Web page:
The victorious and the guilty.

By Your command
G-d of Salvation,
I reclaim all that I am
And all that I’ve done,
My pride and my shame,
Returning to You
So that I may redeem my days
With awe and righteousness.

© 2011 Alden Solovy and tobendlight.com. All rights reserved.

Postscript: Note that the traditional Siddur includes a Vidui in Tachanun, but only in Israel. This prayer wasn’t conceived with regular use in mind. Thanks to Rabbi Joseph Meszler for the suggestion. This was originally published on Aug. 30, 2011.  Click here for the full list of prayers for the Yamim Noraim. Here’s a focused list of prayers for Elul, another one of prayers for Rosh Hashana, a list of prayers for Yom Kippur and one more for Sukkot. And here’s a link to yizkor and memorial prayers.

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Photo Source: Kedem Auction House

Meditation on the Vidui

Posted on: September 6th, 2016 by Alden No Comments

ashamnuThis prayer was originally posted as a “Meditation after the Yom Kippur Vidui.” A friend pointed out that with a broader name for the prayer it — and my “Meditation Before the Yom Kippur Vidui” — can be used on Selichot, as well as throughout the month of Elul as preparation for the High Holy Days, the Yamim Noraim.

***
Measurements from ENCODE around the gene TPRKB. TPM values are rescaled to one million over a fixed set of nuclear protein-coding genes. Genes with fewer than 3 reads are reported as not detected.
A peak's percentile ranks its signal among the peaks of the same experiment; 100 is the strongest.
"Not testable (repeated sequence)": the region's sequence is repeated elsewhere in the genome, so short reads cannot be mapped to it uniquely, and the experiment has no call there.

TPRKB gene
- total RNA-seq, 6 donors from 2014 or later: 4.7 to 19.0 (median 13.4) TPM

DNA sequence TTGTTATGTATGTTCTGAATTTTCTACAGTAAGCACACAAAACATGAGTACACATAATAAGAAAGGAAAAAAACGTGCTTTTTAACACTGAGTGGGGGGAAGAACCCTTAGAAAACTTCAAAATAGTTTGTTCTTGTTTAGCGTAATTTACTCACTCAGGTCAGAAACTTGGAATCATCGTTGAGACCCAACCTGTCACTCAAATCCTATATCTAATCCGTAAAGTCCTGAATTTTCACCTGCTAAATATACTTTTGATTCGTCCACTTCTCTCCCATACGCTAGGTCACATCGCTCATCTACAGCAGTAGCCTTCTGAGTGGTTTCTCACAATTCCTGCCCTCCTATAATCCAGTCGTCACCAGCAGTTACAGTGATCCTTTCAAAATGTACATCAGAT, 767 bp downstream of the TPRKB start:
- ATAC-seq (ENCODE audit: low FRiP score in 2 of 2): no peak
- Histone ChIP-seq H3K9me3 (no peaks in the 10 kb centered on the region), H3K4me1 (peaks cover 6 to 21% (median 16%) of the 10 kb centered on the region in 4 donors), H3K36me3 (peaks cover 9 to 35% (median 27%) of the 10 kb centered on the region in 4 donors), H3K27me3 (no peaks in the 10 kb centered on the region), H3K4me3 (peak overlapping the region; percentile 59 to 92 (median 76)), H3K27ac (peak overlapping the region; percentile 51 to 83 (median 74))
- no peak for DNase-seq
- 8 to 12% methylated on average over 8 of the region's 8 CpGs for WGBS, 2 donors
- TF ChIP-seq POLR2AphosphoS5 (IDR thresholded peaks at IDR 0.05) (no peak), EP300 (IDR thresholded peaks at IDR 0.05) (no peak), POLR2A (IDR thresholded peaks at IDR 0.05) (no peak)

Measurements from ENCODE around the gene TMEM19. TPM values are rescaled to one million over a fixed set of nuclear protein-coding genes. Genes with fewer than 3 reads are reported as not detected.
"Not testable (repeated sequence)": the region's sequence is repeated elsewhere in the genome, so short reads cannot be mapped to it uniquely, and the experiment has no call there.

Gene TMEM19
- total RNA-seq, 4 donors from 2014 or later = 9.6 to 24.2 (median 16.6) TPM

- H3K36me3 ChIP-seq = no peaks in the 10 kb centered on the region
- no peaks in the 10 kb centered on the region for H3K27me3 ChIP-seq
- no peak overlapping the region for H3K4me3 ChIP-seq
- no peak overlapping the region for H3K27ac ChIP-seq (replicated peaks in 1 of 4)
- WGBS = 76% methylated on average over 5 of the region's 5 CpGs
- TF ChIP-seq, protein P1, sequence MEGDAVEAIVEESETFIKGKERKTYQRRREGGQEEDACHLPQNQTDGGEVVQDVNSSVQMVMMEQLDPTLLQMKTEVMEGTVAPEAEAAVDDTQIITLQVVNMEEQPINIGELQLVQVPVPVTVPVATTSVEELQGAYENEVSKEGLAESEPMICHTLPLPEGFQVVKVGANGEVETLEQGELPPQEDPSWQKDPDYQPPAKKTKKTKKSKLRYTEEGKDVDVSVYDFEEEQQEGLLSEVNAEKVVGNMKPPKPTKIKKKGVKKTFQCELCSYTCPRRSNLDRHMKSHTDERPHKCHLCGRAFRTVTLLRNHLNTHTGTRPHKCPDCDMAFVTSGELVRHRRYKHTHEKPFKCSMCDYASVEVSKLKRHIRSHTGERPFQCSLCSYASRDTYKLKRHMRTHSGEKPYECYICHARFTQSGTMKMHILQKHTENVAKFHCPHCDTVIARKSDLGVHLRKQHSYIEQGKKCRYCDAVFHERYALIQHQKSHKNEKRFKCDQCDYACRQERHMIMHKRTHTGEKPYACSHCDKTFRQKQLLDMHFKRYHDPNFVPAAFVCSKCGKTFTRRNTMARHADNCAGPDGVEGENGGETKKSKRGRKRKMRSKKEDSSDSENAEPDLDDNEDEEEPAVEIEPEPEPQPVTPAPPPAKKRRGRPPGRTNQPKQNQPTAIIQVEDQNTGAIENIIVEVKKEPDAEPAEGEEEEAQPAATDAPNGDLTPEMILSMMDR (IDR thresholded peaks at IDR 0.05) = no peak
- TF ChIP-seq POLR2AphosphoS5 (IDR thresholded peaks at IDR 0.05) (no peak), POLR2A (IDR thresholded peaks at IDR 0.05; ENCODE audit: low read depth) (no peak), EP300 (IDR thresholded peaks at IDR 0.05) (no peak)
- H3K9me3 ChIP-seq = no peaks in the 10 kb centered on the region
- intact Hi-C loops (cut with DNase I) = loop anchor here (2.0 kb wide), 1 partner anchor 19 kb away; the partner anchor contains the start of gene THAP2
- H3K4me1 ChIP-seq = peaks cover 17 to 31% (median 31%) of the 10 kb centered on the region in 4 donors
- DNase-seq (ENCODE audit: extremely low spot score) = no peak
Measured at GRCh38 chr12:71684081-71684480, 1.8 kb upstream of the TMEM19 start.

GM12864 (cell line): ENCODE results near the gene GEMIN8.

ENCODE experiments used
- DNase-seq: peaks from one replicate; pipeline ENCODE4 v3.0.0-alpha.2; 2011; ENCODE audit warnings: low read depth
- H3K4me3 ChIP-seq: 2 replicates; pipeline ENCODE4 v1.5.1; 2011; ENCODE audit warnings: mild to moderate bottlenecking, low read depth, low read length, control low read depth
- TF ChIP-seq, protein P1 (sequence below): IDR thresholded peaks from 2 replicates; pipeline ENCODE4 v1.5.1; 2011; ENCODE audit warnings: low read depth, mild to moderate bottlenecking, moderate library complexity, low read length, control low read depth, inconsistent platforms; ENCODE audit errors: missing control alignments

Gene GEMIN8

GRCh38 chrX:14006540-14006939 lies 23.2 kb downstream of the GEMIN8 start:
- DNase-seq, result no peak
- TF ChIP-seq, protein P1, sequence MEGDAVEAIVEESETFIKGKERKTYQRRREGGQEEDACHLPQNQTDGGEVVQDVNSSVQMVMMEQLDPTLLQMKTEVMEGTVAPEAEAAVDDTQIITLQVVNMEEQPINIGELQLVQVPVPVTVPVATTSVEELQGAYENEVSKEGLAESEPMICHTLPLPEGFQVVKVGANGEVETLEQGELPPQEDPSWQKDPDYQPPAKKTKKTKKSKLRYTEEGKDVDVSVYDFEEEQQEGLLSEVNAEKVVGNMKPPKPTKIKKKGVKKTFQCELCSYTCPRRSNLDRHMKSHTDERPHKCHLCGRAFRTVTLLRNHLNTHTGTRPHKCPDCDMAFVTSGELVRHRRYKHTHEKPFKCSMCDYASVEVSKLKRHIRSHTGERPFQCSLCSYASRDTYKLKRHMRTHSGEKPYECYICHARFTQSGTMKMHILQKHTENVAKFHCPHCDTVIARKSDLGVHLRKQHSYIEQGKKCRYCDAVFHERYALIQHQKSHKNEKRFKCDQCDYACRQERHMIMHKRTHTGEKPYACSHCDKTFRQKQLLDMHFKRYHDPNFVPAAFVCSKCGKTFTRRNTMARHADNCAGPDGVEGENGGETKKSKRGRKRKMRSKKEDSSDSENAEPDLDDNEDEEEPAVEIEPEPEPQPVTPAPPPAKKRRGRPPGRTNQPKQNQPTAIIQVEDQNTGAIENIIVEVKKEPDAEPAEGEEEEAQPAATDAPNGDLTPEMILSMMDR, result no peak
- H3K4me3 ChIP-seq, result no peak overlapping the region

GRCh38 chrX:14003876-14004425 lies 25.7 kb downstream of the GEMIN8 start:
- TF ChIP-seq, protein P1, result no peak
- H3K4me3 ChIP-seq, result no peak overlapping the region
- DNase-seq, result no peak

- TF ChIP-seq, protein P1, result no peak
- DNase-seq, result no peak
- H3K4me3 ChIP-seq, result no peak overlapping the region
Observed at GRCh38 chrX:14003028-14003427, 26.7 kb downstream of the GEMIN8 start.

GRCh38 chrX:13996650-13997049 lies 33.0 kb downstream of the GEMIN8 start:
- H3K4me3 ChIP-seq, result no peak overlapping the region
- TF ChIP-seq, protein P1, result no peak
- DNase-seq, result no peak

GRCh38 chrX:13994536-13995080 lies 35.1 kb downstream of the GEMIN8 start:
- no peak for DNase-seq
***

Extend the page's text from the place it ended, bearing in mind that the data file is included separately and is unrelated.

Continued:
Meditation on the Vidui
For the sins I’ve committed against myself,
And for the sins I’ve committed against others,
I offer a new heart.

For the sins I’ve committed against my family,
And for the sins I’ve committed against my friends,
I offer new understanding.

For the sins I’ve committed against children,
And for the sins I’ve committed against adults,
I offer new restraint.

For the sins I’ve committed against men,
And for the sins I’ve committed against women,
I offer new vision.

For the sins I’ve committed against neighbors,
And for the sins I’ve committed against strangers,
I offer new insight.

For the sins I’ve committed against the powerful,
And for the sins I’ve committed against the weak,
I offer new wisdom.

For the sins I’ve committed against nations,
And for the sins I’ve committed against peoples,
I offer a new voice.

G-d of generations,
Source of forgiveness and grace,
For the sins that I remember,
And for the sins that I’ve forgotten,
I offer myself, in humble service,
To You, Your Word and Your Holy Name.

© 2011 Alden Solovy and tobendlight.com. All rights reserved.